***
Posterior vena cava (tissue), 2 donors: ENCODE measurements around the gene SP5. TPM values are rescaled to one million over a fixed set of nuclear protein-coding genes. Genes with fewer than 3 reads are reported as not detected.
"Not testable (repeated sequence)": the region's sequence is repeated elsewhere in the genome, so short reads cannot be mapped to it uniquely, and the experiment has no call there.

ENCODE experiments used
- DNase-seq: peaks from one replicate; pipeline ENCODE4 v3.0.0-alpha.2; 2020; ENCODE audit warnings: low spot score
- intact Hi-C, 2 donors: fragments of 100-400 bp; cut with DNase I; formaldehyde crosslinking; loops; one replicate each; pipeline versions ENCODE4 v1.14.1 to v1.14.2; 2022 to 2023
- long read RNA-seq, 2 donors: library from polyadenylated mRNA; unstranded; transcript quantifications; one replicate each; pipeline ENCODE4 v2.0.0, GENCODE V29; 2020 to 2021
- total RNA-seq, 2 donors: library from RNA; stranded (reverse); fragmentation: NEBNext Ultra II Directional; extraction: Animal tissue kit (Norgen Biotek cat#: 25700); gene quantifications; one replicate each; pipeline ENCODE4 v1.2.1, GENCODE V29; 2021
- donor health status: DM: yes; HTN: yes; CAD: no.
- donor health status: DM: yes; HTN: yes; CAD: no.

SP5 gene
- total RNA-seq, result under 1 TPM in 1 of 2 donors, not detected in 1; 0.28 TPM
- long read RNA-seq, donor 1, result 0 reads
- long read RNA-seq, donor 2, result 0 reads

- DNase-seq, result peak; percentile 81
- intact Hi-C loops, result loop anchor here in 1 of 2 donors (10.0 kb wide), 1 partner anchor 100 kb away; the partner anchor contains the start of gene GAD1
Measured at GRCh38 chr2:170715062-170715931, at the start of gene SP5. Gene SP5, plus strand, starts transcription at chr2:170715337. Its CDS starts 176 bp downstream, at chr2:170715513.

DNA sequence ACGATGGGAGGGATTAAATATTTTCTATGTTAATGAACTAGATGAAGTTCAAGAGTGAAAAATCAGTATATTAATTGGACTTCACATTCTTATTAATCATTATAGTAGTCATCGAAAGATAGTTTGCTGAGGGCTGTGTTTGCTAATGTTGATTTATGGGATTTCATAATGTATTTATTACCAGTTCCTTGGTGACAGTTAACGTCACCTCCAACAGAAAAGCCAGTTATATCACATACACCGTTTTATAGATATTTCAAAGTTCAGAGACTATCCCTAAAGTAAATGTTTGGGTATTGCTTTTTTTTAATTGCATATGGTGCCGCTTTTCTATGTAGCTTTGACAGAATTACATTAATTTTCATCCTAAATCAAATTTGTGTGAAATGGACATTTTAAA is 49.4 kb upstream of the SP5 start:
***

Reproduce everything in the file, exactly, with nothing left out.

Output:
Posterior vena cava (tissue), 2 donors: ENCODE measurements around the gene SP5. TPM values are rescaled to one million over a fixed set of nuclear protein-coding genes. Genes with fewer than 3 reads are reported as not detected.
"Not testable (repeated sequence)": the region's sequence is repeated elsewhere in the genome, so short reads cannot be mapped to it uniquely, and the experiment has no call there.

ENCODE experiments used
- DNase-seq: peaks from one replicate; pipeline ENCODE4 v3.0.0-alpha.2; 2020; ENCODE audit warnings: low spot score
- intact Hi-C, 2 donors: fragments of 100-400 bp; cut with DNase I; formaldehyde crosslinking; loops; one replicate each; pipeline versions ENCODE4 v1.14.1 to v1.14.2; 2022 to 2023
- long read RNA-seq, 2 donors: library from polyadenylated mRNA; unstranded; transcript quantifications; one replicate each; pipeline ENCODE4 v2.0.0, GENCODE V29; 2020 to 2021
- total RNA-seq, 2 donors: library from RNA; stranded (reverse); fragmentation: NEBNext Ultra II Directional; extraction: Animal tissue kit (Norgen Biotek cat#: 25700); gene quantifications; one replicate each; pipeline ENCODE4 v1.2.1, GENCODE V29; 2021
- donor health status: DM: yes; HTN: yes; CAD: no.
- donor health status: DM: yes; HTN: yes; CAD: no.

SP5 gene
- total RNA-seq, result under 1 TPM in 1 of 2 donors, not detected in 1; 0.28 TPM
- long read RNA-seq, donor 1, result 0 reads
- long read RNA-seq, donor 2, result 0 reads

- DNase-seq, result peak; percentile 81
- intact Hi-C loops, result loop anchor here in 1 of 2 donors (10.0 kb wide), 1 partner anchor 100 kb away; the partner anchor contains the start of gene GAD1
Measured at GRCh38 chr2:170715062-170715931, at the start of gene SP5. Gene SP5, plus strand, starts transcription at chr2:170715337. Its CDS starts 176 bp downstream, at chr2:170715513.

DNA sequence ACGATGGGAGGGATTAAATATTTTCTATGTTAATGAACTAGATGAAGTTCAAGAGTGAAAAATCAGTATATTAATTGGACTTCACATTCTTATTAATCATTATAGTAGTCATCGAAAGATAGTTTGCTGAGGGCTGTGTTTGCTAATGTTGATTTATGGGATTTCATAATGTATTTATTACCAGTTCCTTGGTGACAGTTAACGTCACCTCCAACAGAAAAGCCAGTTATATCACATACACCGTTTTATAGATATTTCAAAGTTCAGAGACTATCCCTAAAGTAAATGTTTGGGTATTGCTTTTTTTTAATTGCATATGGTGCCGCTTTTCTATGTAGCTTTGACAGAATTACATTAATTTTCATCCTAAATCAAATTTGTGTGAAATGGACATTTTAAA is 49.4 kb upstream of the SP5 start: